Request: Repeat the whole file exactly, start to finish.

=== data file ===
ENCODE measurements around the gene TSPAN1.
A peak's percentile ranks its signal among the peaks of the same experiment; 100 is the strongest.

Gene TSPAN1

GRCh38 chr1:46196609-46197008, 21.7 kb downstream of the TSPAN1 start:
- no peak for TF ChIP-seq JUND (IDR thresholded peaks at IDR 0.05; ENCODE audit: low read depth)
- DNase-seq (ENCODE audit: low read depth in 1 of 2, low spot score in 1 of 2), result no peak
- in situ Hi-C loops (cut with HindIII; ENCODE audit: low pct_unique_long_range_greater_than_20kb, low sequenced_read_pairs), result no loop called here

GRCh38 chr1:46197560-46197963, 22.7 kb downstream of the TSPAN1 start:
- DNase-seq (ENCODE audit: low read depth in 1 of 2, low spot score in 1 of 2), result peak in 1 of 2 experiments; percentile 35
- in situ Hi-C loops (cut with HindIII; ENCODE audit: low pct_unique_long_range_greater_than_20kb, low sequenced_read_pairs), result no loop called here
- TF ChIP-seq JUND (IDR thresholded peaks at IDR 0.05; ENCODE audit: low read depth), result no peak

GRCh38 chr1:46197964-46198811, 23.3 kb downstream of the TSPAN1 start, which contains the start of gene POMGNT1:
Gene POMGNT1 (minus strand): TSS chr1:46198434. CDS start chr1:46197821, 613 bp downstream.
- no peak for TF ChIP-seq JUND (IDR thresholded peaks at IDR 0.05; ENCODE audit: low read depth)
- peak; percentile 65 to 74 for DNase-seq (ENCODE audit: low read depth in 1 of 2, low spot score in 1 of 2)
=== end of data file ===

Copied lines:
ENCODE measurements around the gene TSPAN1.
A peak's percentile ranks its signal among the peaks of the same experiment; 100 is the strongest.

Gene TSPAN1

GRCh38 chr1:46196609-46197008, 21.7 kb downstream of the TSPAN1 start:
- no peak for TF ChIP-seq JUND (IDR thresholded peaks at IDR 0.05; ENCODE audit: low read depth)
- DNase-seq (ENCODE audit: low read depth in 1 of 2, low spot score in 1 of 2), result no peak
- in situ Hi-C loops (cut with HindIII; ENCODE audit: low pct_unique_long_range_greater_than_20kb, low sequenced_read_pairs), result no loop called here

GRCh38 chr1:46197560-46197963, 22.7 kb downstream of the TSPAN1 start:
- DNase-seq (ENCODE audit: low read depth in 1 of 2, low spot score in 1 of 2), result peak in 1 of 2 experiments; percentile 35
- in situ Hi-C loops (cut with HindIII; ENCODE audit: low pct_unique_long_range_greater_than_20kb, low sequenced_read_pairs), result no loop called here
- TF ChIP-seq JUND (IDR thresholded peaks at IDR 0.05; ENCODE audit: low read depth), result no peak

GRCh38 chr1:46197964-46198811, 23.3 kb downstream of the TSPAN1 start, which contains the start of gene POMGNT1:
Gene POMGNT1 (minus strand): TSS chr1:46198434. CDS start chr1:46197821, 613 bp downstream.
- no peak for TF ChIP-seq JUND (IDR thresholded peaks at IDR 0.05; ENCODE audit: low read depth)
- peak; percentile 65 to 74 for DNase-seq (ENCODE audit: low read depth in 1 of 2, low spot score in 1 of 2)